Scheduling problems snowball for county's high school teams

Sidelines

January 14, 1996|By Pat O'Malley | Pat O'Malley,SUN STAFF

Makeup problems are snowballing for Anne Arundel County coordinator of physical education Rick Wiles, and that's no pun.

Just when Wiles thought he had a makeup schedule all worked out, he's had to put things on ice and not just because of the weather.

"Nothing is etched in stone until I talk again over the weekend and Monday to the athletic directors and we know when we will be back in school," said Wiles who was snowed out of his office Friday.

Tomorrow is the Martin Luther King Jr. holiday, so schools and the central office are closed. County teams are not allowed to practice until Tuesday and play is to resume Wednesday.

"Many of the school parking lots are in such bad shape that we decided not to try and practice on Monday," said Wiles. "It would not be fair for some schools to practice while others couldn't. So, nobody can practice until Tuesday when we will hopefully be back in school.

"Last Tuesday's basketball and wrestling schedule will be played Wednesday with the Jan. 16 games moving to Thursday maybe and Friday as scheduled."

The makeup schedule was set up before it was discovered that vo-tech schools are having mid-semester exams Friday. Schools are not allowed to have athletic events the night before an exam.

"We might not be allowed to play Thursday and that changes everything," said Wiles, who is faced with other exams on Jan. 22, 23 and 24.

Games already are scheduled for Jan. 24 and 26, so Wednesday, Jan. 31 and Monday, Feb. 5 are possible makeup dates being considered. If games are not allowed Thursday, which is very likely, it might be in the best interests of the athletes.

Three straight days of games was not well received last week because of the burden it puts on the athletes. It's a grind getting home late and trying to be alert in the classroom the next morning, especially after back-to-back games.

And after being out of school over a week and exams set to begin Monday, Jan. 22, playing three straight school nights may be too much.

Profits from gate receipts are important to schools. However, asking students and fans to come out three straight nights at $3 a pop can be a little costly for some.

It would seem that spacing out the games would increase attendance, and with only two makeups, there is still time to do it.

The athletes really at a disadvantage are the indoor track teams. If school is open Tuesday, they will compete in a regularly scheduled meet at Baltimore's Fifth Regiment Armory the first day back.

"We've already lost two dates at the armory and can't make them up, so they have to compete Tuesday," said Wiles.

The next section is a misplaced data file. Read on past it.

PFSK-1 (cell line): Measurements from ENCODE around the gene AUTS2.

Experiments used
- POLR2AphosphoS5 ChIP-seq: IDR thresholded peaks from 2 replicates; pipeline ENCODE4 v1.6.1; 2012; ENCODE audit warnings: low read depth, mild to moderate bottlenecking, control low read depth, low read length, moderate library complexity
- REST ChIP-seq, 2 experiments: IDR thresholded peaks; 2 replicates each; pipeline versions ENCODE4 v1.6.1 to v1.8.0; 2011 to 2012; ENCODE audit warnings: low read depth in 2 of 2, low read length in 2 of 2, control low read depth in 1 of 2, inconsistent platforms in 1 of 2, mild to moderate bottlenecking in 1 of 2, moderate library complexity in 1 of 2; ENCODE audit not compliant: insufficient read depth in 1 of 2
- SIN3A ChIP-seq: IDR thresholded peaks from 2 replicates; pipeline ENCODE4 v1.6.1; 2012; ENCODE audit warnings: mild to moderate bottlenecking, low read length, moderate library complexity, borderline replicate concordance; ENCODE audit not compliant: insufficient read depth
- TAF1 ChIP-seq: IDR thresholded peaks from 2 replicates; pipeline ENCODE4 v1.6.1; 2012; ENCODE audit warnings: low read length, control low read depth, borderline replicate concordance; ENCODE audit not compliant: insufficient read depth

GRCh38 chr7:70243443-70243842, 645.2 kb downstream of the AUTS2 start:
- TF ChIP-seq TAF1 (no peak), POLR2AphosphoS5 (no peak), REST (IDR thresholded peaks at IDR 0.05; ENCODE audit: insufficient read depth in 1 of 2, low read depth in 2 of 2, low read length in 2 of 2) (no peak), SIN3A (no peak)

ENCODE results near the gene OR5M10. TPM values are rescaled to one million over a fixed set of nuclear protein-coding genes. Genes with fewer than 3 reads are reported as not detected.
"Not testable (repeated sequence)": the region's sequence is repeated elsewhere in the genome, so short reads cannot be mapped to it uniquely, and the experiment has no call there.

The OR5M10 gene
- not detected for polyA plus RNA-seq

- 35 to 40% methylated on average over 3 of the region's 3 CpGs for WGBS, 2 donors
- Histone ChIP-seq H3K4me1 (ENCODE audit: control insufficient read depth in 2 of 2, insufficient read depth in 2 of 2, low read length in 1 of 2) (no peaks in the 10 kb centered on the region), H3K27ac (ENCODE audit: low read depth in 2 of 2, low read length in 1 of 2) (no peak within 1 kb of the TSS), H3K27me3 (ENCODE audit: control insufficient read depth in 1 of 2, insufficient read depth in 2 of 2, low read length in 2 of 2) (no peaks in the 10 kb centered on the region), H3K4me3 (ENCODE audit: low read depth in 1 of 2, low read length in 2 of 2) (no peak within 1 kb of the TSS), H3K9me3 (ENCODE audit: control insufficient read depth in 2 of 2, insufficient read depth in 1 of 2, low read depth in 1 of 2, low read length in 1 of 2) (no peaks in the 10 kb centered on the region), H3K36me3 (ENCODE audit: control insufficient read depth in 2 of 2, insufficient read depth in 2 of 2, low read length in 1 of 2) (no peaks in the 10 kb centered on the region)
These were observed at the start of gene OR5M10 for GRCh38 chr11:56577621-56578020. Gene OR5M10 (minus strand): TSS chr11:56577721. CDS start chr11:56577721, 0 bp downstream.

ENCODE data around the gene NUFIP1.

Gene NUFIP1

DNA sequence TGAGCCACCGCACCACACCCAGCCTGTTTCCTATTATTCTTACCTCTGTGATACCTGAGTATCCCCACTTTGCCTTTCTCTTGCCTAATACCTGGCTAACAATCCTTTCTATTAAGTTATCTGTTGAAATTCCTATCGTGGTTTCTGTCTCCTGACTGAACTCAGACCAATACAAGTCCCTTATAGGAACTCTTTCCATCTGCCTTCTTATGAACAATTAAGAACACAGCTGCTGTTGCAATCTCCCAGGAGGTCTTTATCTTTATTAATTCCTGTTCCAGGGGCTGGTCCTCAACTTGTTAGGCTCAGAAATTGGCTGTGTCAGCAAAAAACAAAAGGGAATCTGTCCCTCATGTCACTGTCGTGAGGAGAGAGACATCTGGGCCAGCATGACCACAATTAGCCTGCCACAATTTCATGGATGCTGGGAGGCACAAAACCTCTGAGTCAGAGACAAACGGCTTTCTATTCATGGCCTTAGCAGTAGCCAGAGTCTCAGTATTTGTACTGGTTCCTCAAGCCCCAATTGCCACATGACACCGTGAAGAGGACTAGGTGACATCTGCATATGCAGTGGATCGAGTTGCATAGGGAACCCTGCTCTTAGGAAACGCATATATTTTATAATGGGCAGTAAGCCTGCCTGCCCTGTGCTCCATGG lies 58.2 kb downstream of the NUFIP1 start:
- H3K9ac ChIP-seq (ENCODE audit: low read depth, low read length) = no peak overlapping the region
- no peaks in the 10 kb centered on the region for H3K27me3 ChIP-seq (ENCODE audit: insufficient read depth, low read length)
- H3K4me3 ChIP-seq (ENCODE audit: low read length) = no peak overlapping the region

The Anne Arundel County indoor track championships are set for Jan. 24 at the armory.

Snow balls

The Maryland Public Secondary Schools Athletic Association has given schools a one-week grace period (Monday to Jan. 22) to file their state tournament applications and team photos.

After Jan. 22, teams must pay the MPSSAA a $100 fine to be eligible for the open tournament draw on Feb. 18.

* In the last game (Jan. 5) before the snow, junior Germaine "Boo" Diggs led No. 7 Annapolis (8-2) to a 93-54 romp over South River (2-7) with the season's most prolific performance in one period. The 6-foot-7 Diggs scored 13 of his 29 points and grabbed nine of his game-high 15 rebounds in the third period.

"Boo had every rebound we had in the period and practically blew South River out by himself," said Panther coach John Brady. "He only played 18 minutes total."

* Since Arundel's huge success last season going 25-1 as a 4A state finalist in girls basketball, there has been a lot of whining around the county charging that coach Lee Rogers runs up scores. There were some rumblings after the No. 2 Wildcats (8-2) knocked off (2-6) Broadneck, 56-20, on Jan. 5.

The fact of the matter is the Wildcats had more than half (32) of their points at the break and Rogers used 11 players who scored. His game-leading scorer, Chavonne Hammond, had 19 points, which is not outrageous.

Some county coaches can't accept the cold, hard reality that Rogers has built a powerhouse program. He knows what it's like to be on the other end, but revenge is not his mission.

When the reserves get a chance to play, you can't tell them not to score, and that is the bottom line.

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